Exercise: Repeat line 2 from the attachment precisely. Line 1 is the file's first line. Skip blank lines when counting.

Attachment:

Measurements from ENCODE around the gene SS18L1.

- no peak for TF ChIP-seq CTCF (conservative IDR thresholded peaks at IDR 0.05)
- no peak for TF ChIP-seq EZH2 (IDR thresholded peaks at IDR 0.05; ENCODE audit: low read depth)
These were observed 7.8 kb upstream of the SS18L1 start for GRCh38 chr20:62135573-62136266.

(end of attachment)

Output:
- no peak for TF ChIP-seq CTCF (conservative IDR thresholded peaks at IDR 0.05)